Fighting the Establishment in Three Very Different Ways

One of the very basic human rights is the right not to be oppressed.  Too often people submit to this oppression, allowing those in power to do whatever they want, simply because they are in power.  It is a natural assumption that those that hold power will use it for the greater good.  But, it takes only the tiniest amount of cynicism (or maybe just a bit of common sense) to see that this is not how things actually work.  In reality, those in control use it simply to maintain their position.  Any concession to those below serves only to weaken their hold on the reins of power.  So, the few rule the many, with both sides seemingly content to stay within the status quo.  But, it does not have to be this way.  Submission does not have to be the rule for the oppressed.  They have the ability to stand up in defiance against those that try to keep them down.  Not only can they fight, they even have a variety of ways in which to do so.  The methods may vary, but the intentions are the same: to let it be known that they will not lie down in the face of unjust oppression.  The news today is filled with three specific examples of people fighting for justice, each in their own way.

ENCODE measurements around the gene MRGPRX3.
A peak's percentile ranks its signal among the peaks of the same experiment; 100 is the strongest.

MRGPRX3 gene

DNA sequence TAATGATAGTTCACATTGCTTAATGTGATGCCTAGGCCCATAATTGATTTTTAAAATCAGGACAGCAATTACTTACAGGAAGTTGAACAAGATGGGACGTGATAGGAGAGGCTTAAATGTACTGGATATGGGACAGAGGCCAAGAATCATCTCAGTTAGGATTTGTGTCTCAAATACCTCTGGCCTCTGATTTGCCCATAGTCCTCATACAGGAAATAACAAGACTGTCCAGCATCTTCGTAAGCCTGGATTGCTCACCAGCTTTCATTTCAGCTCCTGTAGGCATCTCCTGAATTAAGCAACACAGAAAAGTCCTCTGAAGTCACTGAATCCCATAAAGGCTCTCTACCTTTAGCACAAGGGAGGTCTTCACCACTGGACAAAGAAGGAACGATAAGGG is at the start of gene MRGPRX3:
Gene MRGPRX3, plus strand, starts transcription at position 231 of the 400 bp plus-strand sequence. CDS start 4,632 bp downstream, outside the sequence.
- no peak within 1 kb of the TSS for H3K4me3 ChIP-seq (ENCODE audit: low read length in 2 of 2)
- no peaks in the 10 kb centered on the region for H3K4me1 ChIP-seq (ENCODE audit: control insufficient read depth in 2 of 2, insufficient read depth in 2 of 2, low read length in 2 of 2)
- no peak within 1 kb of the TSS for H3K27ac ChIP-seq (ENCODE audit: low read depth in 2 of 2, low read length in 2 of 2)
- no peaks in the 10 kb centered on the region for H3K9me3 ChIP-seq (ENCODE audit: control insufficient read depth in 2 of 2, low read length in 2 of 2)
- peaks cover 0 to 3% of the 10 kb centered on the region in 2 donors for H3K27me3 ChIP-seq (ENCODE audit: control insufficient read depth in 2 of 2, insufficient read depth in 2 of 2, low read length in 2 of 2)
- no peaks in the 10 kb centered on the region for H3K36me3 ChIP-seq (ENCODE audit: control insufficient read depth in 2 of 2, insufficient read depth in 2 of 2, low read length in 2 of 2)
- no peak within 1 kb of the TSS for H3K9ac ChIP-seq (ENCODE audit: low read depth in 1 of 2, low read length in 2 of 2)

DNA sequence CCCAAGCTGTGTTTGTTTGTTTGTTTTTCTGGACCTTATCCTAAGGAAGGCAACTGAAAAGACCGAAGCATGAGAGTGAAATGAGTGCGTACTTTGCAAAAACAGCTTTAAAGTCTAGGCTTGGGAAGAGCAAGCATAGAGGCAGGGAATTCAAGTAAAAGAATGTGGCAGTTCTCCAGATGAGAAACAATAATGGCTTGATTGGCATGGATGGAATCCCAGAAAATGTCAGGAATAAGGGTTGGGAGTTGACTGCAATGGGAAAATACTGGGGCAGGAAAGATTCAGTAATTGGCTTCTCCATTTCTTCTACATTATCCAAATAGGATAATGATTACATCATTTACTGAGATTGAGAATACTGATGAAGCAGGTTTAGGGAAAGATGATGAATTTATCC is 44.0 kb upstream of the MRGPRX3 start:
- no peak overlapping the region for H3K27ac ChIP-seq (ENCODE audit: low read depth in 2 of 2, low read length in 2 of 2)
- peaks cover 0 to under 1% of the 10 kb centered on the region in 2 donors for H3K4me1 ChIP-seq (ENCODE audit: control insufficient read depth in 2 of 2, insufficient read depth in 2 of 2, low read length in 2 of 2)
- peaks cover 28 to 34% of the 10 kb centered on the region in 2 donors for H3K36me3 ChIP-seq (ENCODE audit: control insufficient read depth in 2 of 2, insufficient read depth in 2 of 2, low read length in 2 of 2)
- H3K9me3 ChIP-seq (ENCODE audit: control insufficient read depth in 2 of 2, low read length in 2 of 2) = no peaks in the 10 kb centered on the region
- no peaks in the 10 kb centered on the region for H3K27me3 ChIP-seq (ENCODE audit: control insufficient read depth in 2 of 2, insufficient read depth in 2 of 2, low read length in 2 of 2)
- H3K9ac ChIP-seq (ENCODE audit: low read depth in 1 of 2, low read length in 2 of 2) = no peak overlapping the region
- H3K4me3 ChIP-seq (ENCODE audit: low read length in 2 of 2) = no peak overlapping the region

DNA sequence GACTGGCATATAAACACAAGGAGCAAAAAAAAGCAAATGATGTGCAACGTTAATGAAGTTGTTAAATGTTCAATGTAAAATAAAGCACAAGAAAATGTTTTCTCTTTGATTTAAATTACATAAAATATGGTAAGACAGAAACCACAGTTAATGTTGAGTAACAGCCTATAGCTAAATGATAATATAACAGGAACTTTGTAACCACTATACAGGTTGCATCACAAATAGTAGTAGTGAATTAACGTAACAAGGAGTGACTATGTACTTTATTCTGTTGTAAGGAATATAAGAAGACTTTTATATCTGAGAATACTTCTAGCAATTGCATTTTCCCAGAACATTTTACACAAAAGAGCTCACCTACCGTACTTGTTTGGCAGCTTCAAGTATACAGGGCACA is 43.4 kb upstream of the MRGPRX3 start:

The most visible example can be seen in Libya, where rebel forces have marched into Tripoli, after months of fighting.  These rebels are seeking to end the 42 year reign of Muammar Gaddafi.  The reasons for their uprising are many, and include the execution of dissidents, a highly censored press, the banning of political parties (and execution of anyone who dared to form one), the oppression of the Berber people, and the government control of the nation’s wealth and natural resources.  Following similar uprisings in Tunisia and Egypt, the time was ripe for action in Libya, and victory could have far-reaching effects across North Africa and the Middle East, and even the rest of the world.  The protest began peacefully, but quickly escalated into violence after a brutal response from Libyan police.  The fighting has continued for months, and what began as peaceful protest has escalated into a bloody civil war, with estimated total casualties up to 20,000 people (including thousands of civilians).  Things appear to be reaching their climax over the last day or two as rebel soldiers have marched into the capital and captured most of Gaddafi’s family.  But, even with these rebel forces on the cusp of victory, it is impossible to ignore the tremendous amount of death and destruction that has been left in their wake.  If they do manage to topple Gaddafi’s regime, they will still be left with a country in need of rebuilding, and with thousands of deaths to mourn.  A Pyrrhic victory is still a victory, and any successful attempt to overthrow tyranny and liberate people should be celebrated, but one has to wonder if there were other options.  It can be difficult to argue for non-violence in the face of brutal retaliation, but the tragic results of violence are now evident in the streets of Tripoli, and across Libya.